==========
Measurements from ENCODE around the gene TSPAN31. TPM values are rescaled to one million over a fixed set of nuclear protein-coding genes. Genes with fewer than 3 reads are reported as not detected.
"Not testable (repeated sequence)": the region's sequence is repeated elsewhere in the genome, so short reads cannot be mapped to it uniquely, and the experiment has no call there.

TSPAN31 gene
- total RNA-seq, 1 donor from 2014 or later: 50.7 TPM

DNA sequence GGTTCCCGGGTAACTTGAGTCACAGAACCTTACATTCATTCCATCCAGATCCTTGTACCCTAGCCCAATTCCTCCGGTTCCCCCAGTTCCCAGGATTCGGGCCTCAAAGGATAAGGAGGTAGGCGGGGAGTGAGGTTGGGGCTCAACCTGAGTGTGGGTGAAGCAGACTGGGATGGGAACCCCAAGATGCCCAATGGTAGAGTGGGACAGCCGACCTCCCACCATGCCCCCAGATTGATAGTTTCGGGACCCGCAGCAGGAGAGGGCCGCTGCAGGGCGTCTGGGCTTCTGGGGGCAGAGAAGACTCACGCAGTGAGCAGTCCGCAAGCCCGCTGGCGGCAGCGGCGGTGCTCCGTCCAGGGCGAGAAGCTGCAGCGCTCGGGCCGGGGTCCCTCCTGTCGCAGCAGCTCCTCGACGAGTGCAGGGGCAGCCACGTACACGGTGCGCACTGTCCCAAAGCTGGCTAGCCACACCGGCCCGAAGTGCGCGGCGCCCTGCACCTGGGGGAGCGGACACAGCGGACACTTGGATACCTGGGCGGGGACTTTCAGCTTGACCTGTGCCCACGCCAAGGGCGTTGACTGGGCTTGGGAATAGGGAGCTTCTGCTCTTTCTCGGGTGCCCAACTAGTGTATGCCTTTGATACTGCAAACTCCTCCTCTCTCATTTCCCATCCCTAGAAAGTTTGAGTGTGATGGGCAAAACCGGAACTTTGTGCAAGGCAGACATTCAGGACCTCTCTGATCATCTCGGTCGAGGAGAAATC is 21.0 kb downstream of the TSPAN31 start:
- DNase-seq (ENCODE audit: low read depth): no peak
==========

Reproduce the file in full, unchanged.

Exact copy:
Measurements from ENCODE around the gene TSPAN31. TPM values are rescaled to one million over a fixed set of nuclear protein-coding genes. Genes with fewer than 3 reads are reported as not detected.
"Not testable (repeated sequence)": the region's sequence is repeated elsewhere in the genome, so short reads cannot be mapped to it uniquely, and the experiment has no call there.

TSPAN31 gene
- total RNA-seq, 1 donor from 2014 or later: 50.7 TPM

DNA sequence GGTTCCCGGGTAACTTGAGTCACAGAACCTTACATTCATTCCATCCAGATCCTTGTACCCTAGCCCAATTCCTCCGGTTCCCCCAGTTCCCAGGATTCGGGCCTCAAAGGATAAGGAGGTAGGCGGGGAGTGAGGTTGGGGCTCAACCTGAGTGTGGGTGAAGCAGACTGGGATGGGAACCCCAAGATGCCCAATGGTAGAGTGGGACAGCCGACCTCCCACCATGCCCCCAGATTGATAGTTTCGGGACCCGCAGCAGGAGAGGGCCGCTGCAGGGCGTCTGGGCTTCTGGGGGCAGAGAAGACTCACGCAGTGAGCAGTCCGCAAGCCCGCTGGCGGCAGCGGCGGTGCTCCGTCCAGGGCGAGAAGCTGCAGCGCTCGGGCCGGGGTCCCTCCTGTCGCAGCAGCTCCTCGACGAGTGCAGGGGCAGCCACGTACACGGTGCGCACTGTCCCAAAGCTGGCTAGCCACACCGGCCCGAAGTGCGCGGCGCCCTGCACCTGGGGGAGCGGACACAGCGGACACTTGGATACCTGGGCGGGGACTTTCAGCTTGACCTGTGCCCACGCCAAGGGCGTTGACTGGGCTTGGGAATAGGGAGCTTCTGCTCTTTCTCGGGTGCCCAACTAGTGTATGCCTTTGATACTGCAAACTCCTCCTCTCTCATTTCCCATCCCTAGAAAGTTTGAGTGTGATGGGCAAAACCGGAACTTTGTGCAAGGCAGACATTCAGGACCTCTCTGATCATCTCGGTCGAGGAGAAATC is 21.0 kb downstream of the TSPAN31 start:
- DNase-seq (ENCODE audit: low read depth): no peak